The Saturday poem: The Wedge

A new work by Patrick Deeley

Patrick Deeley. Photograph: Judy Carroll Deeley/Dedalus Press

Patrick Deeley. Photograph: Judy Carroll Deeley/Dedalus Press

 

Mid-morning winter wood, he turned from felling a tree,
threw the 5lbs steel wedge and the sledge
aside, set a fire of stooked twiglets and dry tufts of moss
in a clearing, boiled a kettle and wet the tea.
The sledge has lost its handle; the thick end of the wedge,
dull despite its glint, still wears the blows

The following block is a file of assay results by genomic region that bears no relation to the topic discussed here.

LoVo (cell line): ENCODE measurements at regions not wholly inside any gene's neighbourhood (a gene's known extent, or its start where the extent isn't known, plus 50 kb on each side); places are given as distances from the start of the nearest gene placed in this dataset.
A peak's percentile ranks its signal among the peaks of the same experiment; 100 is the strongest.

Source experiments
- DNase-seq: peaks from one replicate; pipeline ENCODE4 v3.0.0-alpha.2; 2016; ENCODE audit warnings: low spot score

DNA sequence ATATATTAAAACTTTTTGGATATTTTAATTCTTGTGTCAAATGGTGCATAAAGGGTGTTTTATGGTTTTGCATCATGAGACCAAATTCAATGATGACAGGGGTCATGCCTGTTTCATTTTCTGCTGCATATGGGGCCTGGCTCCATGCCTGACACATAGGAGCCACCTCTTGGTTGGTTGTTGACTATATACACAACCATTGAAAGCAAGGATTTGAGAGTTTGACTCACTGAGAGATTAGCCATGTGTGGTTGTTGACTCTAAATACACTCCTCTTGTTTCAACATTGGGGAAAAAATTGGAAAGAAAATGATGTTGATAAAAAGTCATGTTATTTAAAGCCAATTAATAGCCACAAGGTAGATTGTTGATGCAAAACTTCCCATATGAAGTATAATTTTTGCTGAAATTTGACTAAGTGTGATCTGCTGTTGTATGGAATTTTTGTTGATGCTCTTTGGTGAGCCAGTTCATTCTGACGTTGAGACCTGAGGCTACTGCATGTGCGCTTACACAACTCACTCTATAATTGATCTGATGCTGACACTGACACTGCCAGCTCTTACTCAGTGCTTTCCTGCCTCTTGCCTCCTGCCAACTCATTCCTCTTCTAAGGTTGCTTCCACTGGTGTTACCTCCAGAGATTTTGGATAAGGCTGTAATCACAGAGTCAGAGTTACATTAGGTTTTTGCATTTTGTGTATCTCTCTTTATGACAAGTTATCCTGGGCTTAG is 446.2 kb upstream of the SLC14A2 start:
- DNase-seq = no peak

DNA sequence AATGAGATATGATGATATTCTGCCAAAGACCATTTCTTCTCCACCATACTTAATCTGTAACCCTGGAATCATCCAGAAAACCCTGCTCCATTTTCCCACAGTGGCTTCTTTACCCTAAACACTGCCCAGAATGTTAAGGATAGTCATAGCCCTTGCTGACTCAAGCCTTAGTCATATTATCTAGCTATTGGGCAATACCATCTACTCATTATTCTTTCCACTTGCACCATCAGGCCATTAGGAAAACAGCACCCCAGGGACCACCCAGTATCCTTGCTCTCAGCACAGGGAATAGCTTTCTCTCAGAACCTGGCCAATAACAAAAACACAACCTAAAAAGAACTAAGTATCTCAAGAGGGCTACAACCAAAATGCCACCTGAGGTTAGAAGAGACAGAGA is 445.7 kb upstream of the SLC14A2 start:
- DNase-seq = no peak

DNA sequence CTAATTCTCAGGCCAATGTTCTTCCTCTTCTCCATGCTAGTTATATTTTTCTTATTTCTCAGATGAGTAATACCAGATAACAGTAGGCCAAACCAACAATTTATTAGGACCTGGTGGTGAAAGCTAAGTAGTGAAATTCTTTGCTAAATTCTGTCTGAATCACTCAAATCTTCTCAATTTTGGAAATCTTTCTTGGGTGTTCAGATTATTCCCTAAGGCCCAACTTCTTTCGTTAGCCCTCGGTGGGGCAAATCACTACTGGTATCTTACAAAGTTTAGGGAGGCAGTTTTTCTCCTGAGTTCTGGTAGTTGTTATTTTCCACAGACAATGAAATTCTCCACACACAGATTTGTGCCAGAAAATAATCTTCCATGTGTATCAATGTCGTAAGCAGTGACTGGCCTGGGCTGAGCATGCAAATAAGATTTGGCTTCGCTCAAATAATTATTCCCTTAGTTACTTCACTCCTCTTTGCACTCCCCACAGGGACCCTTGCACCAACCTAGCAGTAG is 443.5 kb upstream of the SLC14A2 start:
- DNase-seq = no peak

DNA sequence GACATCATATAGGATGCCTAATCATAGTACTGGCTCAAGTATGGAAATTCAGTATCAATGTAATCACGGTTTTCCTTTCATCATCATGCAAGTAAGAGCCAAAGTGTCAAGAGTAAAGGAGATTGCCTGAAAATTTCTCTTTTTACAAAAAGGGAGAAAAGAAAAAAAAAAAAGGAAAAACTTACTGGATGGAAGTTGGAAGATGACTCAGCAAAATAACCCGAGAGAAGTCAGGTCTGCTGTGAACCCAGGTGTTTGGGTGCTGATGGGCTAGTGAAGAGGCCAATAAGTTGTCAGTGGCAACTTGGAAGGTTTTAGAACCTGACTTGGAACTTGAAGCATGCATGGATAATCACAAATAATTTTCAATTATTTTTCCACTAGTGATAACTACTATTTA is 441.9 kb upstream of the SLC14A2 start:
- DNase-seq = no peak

he sweated over at Ballydoogan, Coole Park and Myode,
as snaggle-teeth. Its thin end’s a jagged line –
plain dint of splitting. But though I dream there’s a door
somewhere that shows his way with wood,
or a floor that goes floating back half a century and more
to carpenter heaven, even see him at a bench within,
sawing timber with the sawdust flying, here,
this side of the sever, the wedge leaves me none the wiser.

Patrick Deeley’s most recent publications are The Hurley Maker’s Son, a memoir, and Groundswell: New and Selected Poems (Dedalus Press)